To say that the Idolsphere is in shock over Siobhan’s exit would be… an understatement. Certainly, nothing else like it has been seen this season.
And yet… well, I’m not 100% surprised. I had Siobhan in the bottom two, after all. I suspected that her fanbase was weak, but even I didn’t think it was quite that weak.
First, we have to answer one question: was Siobhan really as strong as people thought she was? Conventional wisdom has it that she was a strong contestant who could go far.
Me… I’m not so sure. I firmly believe that to a large degree, the Idolsphere – both Big Media and New Media alike – over-ranked Siobhan. We all saw the amazing voice, the ability to hold a high note. We made the comparison to Adam Lambert and thought that, like Adam, Siobhan could get away with having very divided opinions.
The trouble is, simply, that Siobhan wasn’t as good as everyone thought. In hindsight, the good analogue to Siobhan wasn’t Adam, but Carly Smithson. Both girls had immensely powerful vocals, but sometimes were lost without the glory notes. They were both early frontrunners, but stumbled later on.
Now, as my friends at What Not to Sing pointed out, this was the first time that someone in the pimp spot went home in a single-song, single-boot week. Since the Idol PTB never give the pimp spot to a weak contestant, that must mean that she was a strong contestant who went home too early, right?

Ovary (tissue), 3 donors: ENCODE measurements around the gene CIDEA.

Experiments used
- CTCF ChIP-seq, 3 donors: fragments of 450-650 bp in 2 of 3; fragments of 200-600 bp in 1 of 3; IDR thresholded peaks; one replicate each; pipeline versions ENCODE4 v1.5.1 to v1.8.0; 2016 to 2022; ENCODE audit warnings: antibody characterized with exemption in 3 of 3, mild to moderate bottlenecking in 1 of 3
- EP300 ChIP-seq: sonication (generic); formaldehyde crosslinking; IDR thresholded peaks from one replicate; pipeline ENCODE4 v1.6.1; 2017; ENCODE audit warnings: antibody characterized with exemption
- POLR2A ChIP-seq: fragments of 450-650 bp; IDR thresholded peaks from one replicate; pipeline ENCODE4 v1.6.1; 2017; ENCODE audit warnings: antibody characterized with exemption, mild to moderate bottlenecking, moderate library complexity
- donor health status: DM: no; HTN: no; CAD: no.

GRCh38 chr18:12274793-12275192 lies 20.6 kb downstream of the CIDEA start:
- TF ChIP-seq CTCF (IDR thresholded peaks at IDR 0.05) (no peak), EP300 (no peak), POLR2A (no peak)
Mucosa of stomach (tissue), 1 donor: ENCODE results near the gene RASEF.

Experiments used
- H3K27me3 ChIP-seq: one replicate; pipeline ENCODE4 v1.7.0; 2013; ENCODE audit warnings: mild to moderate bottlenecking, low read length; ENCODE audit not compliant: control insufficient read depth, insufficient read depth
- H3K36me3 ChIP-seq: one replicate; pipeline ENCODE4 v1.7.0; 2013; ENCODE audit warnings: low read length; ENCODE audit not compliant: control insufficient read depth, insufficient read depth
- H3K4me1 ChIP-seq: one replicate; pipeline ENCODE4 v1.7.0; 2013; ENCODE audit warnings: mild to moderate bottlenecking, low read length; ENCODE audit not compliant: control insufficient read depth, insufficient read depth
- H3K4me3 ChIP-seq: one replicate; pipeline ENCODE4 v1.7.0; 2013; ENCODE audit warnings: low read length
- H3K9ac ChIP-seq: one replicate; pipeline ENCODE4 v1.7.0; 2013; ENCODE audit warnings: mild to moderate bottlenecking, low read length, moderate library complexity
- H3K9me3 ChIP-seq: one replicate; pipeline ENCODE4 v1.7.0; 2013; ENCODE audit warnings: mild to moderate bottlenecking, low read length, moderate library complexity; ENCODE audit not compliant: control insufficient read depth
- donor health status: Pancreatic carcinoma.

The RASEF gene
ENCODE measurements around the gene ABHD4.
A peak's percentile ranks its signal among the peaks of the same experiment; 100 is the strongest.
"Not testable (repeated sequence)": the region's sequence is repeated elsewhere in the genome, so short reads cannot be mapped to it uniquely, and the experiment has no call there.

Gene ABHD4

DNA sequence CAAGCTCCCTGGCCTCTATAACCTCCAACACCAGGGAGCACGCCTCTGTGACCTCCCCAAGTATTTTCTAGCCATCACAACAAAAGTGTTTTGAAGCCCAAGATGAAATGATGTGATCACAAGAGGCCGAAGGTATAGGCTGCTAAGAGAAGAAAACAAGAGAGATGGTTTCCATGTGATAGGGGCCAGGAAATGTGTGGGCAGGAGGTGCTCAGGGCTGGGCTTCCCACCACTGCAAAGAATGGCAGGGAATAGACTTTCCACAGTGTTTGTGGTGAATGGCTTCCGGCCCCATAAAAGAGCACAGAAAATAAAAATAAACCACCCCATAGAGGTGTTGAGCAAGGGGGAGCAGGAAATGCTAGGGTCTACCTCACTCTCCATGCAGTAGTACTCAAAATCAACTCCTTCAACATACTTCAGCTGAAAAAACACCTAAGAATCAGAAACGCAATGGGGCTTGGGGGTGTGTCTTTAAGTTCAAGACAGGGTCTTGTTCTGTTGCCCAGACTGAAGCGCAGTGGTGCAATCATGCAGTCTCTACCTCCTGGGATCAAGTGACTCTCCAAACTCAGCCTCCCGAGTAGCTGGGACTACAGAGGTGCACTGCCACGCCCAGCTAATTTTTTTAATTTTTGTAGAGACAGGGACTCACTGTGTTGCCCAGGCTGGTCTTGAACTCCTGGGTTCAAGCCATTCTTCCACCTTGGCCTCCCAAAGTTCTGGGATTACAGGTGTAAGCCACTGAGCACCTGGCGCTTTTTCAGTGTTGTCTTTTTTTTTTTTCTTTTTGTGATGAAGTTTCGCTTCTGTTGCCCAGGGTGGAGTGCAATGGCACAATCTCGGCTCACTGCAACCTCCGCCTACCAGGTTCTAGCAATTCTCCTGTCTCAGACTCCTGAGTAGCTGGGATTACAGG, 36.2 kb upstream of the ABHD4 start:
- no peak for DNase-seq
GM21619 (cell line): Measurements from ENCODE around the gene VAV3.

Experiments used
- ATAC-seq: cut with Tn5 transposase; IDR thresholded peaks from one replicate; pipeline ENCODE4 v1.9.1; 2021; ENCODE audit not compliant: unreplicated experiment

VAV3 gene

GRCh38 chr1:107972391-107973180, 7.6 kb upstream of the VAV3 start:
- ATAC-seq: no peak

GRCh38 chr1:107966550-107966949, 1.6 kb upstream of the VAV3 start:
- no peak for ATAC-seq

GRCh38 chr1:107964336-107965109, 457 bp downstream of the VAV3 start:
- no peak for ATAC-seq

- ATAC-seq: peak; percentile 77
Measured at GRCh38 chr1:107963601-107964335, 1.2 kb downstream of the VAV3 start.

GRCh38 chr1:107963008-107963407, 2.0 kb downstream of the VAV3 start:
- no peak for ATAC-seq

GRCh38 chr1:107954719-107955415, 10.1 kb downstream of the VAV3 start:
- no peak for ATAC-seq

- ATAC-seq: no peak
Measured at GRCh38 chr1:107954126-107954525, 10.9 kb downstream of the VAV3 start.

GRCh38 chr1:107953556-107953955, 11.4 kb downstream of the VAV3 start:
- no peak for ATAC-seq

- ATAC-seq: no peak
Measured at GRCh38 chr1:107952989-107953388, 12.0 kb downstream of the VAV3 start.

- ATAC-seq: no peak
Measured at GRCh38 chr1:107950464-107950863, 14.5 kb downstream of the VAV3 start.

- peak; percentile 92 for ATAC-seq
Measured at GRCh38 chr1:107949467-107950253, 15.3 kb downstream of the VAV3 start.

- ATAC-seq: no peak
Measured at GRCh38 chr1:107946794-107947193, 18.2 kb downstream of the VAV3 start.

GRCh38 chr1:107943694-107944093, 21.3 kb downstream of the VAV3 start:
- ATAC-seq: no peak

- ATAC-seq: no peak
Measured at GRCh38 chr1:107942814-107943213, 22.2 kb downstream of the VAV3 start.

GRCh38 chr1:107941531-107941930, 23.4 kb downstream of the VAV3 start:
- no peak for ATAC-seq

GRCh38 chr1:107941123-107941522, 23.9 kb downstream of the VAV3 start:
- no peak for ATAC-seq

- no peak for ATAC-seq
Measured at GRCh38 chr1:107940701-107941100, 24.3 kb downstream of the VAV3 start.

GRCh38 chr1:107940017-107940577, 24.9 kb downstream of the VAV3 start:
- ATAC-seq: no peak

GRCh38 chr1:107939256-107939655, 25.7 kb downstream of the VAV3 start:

Not necessarily. Keep in mind that the Idol PTB are just as capable of misreading the American public. It’s much more likely that the producers misread the situation as badly as everyone else. They may have believed their own hype and thought Siobhan was safe until, say, top four.
In any event, this isn’t really a big shocker. It’s at best a mild surprise – Big Mike’s fanbase is stronger than I thought, but I admit that his save earlier in the season played a role in that line of thought. This is nothing more than a case of a former frontrunner with a big voice, who hasn’t developed her repertoire outside of that big voice, stumbling when the weaker finalists have been removed.
Not A Surprise, Part 2: Similarly, Casey James ending up in the bottom two shouldn’t be a surprise. He’s the only contestant splitting votes with anyone else – Crystal’s frontrunner status protects her that way, and Big Mike and Aaron are both alone in their genres. On the other hand, Casey and Lee share a lot of similarities, so I suspect there’s a lot of vote-splitting going on here.
For Casey to make the finale, he has to hope that Lee has a major off-day and he can capitalize. In a Lee-Casey-Crystal fight, it’s hard to see how Casey could come out ahead.